On the other hand, Safran Aircraft Engines at the aero show also signed a MoU with HAL. A statement issued by them mentioned that under the terms of the MoU, HAL and Safran intend to explore opportunities to assemble the Safran M88 engine and manufacture components for the engine with HAL for the Rafale fighter aircraft fleet of India.
The MoU contemplates transfer of a significant amount of technology in the assembling or manufacturing programs. The MoU also envisages significant collaboration between HAL and Safran for indigenization programs relating to design and development of high thrust engines of 110 kN power and above with transfer of key technology in the framework of this development.
These are significant developments and in conjunction with knowledge gained by GTRE during Kaveri R&D can lead to breakthroughs, provided, it is pursued in a coordinated manner where the key stakeholders will exchange knowledge and will be steered by the clarion call of “Atmanirbharta”.
Optimum utilization of existing milestones
In addition to GTRE under DRDO, HAL also has an Aero Engines Research and Design Centre (AERDC) established in 1960 that carries out design and development of Gas Turbine Engines. The Centre designed and developed small aero engines which are in successful operation with our Indian armed forces.
At present AERDC is tasked to develop two engines namely, Hindustan Turbo Fan engine (HTFE-25) of 25 kN thrust which can power trainer aircraft, UAV’s, Twin engine small fighter aircraft and Hindustan Turbo Shaft engine (HTSE-1200) of shaft power rating which can power Light & Medium weight helicopters (3.5 to 6.5 tonnes in single/ twin engine configuration). As of now both these projects have carried out successful trial runs of 25 kN core engine and 1200 kW Jet mode version engine up to 100% RPM. HAL also has engine overhauling facilities for its licence production aircraft.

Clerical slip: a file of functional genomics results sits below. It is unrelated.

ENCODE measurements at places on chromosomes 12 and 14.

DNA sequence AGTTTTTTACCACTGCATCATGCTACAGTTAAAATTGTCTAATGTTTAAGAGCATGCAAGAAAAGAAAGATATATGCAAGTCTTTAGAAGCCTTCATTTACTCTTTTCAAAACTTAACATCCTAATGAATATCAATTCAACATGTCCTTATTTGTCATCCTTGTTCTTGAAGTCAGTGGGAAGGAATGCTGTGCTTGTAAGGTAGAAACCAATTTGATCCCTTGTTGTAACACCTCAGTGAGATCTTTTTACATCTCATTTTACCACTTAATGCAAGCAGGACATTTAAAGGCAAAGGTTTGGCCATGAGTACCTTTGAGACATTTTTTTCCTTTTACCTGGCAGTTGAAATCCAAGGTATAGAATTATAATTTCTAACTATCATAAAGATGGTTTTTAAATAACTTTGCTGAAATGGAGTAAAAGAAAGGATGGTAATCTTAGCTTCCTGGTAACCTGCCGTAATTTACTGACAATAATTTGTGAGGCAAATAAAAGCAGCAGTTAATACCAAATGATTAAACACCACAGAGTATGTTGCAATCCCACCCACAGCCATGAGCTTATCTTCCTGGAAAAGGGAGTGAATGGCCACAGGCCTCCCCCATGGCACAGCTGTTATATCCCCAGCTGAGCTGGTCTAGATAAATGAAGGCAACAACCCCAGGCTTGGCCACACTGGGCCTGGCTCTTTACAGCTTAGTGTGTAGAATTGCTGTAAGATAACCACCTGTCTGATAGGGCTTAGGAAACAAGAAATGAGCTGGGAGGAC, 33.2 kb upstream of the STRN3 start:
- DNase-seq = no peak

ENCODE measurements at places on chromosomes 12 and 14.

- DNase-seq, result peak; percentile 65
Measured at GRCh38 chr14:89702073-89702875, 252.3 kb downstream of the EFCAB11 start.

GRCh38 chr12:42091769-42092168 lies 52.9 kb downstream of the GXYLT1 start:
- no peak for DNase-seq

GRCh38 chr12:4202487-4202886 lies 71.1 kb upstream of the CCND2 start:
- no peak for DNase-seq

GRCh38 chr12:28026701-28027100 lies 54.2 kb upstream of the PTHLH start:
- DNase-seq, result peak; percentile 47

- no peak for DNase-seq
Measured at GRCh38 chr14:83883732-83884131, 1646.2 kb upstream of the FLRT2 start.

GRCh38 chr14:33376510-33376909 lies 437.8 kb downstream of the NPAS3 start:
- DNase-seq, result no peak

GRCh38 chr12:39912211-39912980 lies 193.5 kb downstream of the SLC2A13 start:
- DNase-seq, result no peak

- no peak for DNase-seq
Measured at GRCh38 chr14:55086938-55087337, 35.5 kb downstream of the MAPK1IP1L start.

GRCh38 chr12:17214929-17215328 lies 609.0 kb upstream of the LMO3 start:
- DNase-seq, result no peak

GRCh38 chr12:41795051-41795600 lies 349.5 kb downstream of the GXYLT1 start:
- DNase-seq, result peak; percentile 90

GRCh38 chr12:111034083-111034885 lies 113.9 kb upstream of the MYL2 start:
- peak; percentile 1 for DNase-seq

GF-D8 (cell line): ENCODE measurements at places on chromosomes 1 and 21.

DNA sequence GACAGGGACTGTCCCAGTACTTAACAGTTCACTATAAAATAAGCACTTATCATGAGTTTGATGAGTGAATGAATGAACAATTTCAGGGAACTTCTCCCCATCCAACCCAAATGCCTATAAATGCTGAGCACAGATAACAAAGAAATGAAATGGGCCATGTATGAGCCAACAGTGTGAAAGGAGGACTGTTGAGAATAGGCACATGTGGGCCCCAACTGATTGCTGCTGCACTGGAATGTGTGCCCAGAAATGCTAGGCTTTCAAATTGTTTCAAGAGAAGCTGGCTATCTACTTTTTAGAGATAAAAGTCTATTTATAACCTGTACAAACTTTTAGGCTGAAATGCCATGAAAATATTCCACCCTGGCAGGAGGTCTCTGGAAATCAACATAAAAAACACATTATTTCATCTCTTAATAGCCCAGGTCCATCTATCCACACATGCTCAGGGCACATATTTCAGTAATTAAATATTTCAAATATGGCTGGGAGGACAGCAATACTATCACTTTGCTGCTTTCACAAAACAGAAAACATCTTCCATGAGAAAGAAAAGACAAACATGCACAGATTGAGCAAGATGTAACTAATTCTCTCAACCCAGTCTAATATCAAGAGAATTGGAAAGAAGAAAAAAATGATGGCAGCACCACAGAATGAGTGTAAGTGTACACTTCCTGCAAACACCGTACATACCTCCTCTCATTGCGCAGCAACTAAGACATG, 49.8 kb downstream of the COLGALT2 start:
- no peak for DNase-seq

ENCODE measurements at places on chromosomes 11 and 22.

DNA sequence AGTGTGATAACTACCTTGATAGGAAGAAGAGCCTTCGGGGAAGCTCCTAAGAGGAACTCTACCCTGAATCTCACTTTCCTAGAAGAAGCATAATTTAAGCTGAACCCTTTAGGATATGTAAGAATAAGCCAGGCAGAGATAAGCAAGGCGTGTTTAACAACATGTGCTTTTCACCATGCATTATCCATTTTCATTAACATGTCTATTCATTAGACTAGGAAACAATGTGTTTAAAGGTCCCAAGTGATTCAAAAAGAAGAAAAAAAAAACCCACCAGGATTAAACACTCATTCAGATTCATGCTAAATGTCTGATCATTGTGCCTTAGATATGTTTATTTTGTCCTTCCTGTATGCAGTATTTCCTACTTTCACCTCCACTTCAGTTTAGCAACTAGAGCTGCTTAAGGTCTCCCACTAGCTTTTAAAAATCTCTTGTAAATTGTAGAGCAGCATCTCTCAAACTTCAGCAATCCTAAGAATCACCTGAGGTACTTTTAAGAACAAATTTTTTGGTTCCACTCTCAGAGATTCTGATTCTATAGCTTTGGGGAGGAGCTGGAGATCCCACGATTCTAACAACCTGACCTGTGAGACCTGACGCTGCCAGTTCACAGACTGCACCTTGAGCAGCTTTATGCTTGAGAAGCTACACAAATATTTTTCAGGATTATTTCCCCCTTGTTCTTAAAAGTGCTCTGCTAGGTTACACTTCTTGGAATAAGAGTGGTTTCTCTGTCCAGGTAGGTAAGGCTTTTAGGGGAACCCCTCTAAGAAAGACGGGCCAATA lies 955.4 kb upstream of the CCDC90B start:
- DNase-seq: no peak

Despite developing such good facilities over the last few decades, the gestation period for development of aero engines in India is sluggish and disappointing. That being said, it is imperative to mention that designing of aero engines for a modern-day fighter aircraft is an extremely complicated process with amalgamation of various technologies, as far as that includes subject domain like metallurgy, as well.
Interestingly, with our present knowhow of metallurgy, India has been able to successfully make engines for spacecraft, though the breakthrough for fighter jet engines remains elusive.
The reason for this being design complexity of fighter engines that should be able to perform across the range of aircraft maneuvering envelope. Also, this being a strategic capability it is highly unlikely for other nations to share the technology with us in totality.
Closer home, China has had its issues with development of WS-10B Taihang turbofan engines for its J-10 fighter aircraft. China has been testing these engines for almost a decade now while using Russian AL-31 engines as an interim measure. It is only recently that news of its success has surfaced. It is because of the level of technological challenges only a handful of nations so far have been able to master this technology.